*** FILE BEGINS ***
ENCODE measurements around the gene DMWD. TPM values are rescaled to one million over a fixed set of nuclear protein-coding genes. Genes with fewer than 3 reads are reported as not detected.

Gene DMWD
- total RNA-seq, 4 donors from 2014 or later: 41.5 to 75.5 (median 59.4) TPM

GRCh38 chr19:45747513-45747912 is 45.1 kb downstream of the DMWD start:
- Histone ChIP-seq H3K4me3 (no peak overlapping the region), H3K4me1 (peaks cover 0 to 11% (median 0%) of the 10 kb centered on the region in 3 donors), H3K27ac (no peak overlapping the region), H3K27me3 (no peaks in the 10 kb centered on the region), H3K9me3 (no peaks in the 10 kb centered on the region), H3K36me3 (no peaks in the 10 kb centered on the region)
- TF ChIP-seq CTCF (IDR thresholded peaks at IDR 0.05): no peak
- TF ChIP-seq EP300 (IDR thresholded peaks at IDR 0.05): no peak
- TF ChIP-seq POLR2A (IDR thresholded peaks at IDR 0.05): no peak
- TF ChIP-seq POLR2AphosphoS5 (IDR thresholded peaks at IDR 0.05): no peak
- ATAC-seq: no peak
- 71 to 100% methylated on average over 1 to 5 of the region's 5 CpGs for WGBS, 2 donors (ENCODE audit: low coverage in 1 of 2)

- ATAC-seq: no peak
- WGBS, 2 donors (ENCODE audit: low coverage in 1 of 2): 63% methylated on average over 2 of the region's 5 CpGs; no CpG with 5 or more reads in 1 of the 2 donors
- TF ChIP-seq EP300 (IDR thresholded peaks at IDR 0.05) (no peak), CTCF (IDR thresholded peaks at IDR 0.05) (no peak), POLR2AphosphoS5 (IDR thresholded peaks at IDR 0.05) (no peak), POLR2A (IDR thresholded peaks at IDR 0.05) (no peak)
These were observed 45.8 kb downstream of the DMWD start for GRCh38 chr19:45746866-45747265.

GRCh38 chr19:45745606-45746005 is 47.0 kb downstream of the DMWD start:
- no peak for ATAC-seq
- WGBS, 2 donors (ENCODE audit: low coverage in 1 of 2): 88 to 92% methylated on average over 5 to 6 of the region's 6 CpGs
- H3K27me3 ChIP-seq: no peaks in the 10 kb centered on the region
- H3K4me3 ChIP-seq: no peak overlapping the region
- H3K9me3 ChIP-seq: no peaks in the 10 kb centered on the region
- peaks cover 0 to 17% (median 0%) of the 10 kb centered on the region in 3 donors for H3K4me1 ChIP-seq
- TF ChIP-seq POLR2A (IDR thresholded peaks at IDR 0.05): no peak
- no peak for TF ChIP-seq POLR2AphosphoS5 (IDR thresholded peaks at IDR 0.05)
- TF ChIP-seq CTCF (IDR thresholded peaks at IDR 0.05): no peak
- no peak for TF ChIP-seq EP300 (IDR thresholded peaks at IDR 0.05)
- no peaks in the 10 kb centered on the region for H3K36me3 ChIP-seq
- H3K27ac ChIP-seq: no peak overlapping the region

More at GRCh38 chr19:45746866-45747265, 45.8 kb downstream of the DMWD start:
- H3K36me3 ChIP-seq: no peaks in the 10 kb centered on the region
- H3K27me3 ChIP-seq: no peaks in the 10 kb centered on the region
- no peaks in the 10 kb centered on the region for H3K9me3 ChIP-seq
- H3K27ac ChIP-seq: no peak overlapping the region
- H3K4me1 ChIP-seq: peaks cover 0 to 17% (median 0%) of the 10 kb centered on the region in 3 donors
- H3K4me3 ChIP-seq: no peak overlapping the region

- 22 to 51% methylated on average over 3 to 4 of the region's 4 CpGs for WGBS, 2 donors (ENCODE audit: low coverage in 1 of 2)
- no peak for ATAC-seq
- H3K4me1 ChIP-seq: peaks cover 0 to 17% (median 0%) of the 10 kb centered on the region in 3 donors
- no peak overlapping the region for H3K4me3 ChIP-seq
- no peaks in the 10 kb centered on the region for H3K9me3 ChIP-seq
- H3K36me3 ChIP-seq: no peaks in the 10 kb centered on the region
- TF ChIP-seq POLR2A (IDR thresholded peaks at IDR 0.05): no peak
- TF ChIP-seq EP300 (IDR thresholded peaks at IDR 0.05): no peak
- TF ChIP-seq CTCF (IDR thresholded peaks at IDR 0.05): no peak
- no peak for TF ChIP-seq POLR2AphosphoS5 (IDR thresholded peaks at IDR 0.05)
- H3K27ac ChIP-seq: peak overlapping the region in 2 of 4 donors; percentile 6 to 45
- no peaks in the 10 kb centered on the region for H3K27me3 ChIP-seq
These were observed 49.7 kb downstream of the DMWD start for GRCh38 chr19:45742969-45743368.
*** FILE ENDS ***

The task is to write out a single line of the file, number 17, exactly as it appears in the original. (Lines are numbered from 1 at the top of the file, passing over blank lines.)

- no peak for ATAC-seq